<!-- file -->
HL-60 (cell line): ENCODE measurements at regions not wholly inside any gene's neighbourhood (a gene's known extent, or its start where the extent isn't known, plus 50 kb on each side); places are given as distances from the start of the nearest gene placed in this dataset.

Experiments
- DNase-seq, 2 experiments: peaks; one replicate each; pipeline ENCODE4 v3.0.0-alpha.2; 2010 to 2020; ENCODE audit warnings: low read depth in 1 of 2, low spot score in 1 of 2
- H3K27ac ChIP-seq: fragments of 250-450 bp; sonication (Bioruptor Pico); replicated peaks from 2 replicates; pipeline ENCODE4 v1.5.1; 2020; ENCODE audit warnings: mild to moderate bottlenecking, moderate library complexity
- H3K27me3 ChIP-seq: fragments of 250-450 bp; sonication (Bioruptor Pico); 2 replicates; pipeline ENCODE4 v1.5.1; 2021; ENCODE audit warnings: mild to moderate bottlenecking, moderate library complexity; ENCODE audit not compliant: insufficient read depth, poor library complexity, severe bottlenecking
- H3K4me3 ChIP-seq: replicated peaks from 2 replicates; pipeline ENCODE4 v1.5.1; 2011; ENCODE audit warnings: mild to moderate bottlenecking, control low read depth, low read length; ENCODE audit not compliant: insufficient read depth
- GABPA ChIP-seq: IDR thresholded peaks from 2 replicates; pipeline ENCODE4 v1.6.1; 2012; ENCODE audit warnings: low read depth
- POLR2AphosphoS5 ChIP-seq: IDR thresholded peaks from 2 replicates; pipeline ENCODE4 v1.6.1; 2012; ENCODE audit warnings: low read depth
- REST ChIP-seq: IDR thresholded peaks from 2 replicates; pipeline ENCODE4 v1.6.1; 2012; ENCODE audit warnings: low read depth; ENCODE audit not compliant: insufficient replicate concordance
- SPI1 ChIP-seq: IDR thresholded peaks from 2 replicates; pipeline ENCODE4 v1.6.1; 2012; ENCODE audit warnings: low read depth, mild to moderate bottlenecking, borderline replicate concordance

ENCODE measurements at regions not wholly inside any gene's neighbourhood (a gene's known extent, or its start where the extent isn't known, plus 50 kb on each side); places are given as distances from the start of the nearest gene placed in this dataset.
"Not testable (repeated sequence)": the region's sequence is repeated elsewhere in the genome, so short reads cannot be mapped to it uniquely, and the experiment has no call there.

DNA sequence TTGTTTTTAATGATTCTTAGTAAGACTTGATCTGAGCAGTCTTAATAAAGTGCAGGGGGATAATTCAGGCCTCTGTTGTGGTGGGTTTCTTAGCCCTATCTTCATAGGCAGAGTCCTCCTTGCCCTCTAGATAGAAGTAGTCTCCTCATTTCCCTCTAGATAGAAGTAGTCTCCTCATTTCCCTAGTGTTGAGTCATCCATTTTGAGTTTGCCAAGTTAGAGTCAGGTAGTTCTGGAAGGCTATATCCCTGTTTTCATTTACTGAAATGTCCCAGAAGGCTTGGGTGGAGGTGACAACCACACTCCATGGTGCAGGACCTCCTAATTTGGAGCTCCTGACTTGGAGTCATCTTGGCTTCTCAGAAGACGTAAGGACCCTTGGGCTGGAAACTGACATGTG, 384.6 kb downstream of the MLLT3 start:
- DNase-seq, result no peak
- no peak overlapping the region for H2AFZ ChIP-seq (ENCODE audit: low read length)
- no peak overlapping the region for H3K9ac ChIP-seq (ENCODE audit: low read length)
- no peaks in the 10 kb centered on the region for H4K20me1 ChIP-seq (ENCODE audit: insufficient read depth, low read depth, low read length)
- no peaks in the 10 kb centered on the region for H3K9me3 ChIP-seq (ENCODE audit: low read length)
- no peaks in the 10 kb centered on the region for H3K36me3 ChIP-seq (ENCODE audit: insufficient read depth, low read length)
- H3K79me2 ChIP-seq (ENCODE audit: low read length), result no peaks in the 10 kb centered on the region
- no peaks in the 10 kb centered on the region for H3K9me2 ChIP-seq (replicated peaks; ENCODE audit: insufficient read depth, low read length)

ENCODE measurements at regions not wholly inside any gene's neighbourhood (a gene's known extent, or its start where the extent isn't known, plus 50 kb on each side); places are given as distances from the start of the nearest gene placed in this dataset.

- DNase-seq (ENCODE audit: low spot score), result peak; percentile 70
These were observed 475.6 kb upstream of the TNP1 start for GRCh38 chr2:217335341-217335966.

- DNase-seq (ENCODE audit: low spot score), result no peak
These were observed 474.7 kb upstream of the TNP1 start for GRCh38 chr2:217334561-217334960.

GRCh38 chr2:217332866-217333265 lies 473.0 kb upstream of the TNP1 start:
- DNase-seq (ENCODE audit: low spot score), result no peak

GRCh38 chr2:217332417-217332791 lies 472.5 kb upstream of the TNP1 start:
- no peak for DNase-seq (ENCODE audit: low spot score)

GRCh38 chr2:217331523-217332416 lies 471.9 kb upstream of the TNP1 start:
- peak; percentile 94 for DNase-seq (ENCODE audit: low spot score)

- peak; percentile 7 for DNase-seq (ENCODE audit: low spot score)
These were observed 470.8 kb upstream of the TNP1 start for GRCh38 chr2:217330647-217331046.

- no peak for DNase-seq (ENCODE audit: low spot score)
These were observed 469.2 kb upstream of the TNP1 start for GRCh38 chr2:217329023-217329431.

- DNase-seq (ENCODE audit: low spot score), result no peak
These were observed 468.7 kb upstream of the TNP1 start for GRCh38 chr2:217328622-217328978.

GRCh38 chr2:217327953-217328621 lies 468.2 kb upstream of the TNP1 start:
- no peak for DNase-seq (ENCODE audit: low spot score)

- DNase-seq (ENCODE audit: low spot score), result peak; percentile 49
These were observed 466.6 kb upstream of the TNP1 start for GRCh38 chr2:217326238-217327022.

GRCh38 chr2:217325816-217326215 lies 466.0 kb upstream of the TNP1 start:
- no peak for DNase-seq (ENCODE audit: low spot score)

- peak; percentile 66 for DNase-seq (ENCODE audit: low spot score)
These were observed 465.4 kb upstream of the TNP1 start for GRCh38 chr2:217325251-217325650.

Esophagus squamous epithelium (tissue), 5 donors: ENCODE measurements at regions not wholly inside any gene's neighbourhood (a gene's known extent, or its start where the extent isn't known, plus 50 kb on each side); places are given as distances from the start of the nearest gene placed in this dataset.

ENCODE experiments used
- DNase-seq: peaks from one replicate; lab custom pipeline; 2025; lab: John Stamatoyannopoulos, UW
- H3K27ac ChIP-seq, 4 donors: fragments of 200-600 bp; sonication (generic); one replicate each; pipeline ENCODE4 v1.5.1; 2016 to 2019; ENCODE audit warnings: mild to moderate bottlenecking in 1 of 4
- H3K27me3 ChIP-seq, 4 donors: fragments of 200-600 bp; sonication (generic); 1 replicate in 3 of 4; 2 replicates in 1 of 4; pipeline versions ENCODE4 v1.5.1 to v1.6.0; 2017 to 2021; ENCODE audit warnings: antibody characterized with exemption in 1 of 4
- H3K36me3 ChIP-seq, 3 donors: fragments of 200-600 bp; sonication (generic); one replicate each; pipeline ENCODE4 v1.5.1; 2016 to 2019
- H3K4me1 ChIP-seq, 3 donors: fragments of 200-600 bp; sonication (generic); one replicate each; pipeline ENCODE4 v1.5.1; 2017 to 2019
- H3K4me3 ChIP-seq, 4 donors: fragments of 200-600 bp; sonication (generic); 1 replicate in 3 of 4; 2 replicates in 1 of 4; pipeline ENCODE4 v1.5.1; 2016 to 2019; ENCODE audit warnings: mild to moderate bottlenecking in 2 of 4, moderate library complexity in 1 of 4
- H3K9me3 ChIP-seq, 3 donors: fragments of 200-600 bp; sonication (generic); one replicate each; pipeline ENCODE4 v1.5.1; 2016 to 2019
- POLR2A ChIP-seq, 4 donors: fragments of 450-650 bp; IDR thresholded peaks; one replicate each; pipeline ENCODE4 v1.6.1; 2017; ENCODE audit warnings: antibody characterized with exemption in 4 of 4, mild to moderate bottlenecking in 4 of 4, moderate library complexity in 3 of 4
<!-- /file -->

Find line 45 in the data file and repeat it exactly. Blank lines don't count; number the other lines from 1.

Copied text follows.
- peak; percentile 66 for DNase-seq (ENCODE audit: low spot score)